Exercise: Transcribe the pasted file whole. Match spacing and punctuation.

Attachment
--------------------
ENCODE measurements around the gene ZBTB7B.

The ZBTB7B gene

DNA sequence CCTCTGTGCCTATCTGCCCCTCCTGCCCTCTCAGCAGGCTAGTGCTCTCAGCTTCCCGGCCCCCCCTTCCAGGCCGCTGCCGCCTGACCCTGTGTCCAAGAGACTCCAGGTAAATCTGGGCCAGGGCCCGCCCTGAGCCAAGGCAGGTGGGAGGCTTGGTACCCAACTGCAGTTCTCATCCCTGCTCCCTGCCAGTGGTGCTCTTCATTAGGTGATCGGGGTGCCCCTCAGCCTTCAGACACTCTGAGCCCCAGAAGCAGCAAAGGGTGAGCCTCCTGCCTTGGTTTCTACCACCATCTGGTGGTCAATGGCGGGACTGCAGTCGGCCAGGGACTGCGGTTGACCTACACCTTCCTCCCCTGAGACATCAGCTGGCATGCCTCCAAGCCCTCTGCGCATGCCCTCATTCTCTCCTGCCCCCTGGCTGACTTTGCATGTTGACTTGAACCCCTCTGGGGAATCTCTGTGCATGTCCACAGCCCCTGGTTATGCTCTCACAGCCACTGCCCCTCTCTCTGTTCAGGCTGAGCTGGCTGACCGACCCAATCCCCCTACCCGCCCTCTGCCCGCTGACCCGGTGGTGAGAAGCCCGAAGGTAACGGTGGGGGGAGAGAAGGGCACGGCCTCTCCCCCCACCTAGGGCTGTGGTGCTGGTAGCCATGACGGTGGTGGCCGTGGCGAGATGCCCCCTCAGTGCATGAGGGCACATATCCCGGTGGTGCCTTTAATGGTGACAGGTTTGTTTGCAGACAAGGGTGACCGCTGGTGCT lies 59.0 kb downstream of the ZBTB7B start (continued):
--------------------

ENCODE measurements around the gene ZBTB7B.

The ZBTB7B gene

DNA sequence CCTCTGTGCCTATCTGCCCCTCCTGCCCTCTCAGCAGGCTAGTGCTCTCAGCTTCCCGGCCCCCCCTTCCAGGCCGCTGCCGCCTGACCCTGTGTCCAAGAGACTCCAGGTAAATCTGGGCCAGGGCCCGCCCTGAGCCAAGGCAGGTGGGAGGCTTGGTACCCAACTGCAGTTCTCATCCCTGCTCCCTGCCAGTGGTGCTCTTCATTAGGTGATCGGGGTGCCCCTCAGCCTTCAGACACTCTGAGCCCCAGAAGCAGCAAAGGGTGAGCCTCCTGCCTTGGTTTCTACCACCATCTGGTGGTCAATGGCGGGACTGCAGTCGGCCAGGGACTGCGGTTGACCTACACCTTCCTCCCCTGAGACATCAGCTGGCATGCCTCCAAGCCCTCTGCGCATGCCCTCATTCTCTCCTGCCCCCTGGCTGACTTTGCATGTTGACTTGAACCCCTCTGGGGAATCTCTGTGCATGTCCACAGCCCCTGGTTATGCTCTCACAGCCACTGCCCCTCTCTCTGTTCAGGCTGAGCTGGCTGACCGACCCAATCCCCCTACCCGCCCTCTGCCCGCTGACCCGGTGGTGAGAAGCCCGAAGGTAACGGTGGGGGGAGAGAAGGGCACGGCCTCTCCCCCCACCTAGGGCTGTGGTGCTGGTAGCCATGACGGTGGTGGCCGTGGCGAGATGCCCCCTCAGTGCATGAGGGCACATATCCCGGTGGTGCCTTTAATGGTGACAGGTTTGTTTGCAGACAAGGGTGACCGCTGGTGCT lies 59.0 kb downstream of the ZBTB7B start (continued):